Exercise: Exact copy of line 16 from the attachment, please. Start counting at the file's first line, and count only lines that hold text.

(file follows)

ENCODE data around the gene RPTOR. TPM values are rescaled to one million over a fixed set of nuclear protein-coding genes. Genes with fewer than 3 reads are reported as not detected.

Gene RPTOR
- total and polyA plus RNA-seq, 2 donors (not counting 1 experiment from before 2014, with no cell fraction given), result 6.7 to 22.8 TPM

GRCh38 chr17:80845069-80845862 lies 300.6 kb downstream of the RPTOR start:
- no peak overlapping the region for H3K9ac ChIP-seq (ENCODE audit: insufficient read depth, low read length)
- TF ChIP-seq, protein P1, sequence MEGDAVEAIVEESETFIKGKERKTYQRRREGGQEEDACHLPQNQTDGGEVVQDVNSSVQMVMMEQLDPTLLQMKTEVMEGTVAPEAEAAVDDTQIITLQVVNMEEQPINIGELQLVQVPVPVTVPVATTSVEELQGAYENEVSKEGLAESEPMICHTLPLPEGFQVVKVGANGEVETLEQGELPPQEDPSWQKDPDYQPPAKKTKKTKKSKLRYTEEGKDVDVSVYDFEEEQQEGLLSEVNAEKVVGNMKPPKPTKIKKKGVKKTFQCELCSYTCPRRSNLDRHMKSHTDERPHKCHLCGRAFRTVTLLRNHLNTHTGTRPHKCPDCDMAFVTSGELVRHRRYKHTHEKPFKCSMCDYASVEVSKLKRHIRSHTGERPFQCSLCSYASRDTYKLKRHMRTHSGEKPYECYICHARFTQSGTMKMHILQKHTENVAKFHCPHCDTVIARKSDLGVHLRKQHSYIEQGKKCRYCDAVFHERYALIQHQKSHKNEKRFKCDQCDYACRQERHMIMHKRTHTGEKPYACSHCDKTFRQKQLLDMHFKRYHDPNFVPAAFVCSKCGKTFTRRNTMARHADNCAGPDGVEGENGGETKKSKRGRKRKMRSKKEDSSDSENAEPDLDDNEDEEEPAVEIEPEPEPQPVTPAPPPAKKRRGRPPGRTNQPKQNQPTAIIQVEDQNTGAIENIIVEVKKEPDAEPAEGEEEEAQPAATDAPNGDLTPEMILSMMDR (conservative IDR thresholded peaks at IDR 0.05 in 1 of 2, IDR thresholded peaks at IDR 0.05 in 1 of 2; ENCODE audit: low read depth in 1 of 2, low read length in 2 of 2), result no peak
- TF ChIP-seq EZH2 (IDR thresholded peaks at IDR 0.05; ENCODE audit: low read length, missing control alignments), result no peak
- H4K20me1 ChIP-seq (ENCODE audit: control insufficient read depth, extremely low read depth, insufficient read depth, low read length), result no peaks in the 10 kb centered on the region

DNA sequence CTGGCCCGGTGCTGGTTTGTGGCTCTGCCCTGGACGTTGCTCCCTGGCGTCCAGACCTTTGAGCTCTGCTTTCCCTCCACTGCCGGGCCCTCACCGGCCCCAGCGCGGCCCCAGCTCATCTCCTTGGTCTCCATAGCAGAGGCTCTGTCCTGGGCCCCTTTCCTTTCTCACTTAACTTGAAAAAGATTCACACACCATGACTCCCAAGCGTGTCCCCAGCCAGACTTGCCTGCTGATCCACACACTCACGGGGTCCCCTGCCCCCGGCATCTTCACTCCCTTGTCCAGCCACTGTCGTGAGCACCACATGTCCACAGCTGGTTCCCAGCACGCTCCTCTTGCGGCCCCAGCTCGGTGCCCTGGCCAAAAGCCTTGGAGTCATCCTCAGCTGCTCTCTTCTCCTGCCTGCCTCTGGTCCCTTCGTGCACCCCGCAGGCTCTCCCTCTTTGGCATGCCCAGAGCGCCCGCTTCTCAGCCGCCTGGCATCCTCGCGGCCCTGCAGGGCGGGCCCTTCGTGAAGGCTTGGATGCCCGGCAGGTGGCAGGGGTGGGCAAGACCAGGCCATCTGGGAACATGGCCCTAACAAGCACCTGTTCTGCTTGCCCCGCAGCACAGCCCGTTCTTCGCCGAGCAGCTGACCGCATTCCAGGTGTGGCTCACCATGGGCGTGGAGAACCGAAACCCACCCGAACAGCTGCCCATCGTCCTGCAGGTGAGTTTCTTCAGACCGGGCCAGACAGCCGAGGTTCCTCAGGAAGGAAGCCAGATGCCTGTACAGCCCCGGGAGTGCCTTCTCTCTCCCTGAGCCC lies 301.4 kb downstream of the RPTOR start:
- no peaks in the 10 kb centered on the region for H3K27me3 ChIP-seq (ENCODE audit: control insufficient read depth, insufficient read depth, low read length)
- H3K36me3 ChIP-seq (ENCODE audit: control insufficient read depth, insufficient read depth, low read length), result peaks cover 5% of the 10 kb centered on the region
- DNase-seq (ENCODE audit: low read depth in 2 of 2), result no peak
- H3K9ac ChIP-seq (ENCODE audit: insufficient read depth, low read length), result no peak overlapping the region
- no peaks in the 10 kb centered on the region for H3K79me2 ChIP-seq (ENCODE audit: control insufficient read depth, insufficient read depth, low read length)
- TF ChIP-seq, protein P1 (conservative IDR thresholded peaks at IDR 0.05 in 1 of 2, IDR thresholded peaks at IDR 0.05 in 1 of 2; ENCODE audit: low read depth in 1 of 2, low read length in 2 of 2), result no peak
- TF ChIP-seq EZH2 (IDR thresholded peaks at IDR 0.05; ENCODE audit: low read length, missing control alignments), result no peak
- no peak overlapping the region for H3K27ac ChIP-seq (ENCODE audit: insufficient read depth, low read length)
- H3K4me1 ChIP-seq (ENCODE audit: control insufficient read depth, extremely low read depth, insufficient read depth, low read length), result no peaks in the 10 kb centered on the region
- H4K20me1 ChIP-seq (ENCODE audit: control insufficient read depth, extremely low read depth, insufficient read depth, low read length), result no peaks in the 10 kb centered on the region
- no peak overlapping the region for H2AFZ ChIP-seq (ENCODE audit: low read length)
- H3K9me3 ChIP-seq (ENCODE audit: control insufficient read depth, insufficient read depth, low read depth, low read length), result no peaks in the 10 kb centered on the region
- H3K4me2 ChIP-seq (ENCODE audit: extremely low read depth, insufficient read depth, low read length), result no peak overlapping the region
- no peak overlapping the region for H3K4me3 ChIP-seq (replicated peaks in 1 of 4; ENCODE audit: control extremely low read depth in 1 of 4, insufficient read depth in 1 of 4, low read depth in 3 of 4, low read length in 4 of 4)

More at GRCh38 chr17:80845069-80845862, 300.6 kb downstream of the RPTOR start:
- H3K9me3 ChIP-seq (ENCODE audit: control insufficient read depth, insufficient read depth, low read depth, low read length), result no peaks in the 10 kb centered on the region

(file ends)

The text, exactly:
- TF ChIP-seq EZH2 (IDR thresholded peaks at IDR 0.05; ENCODE audit: low read length, missing control alignments), result no peak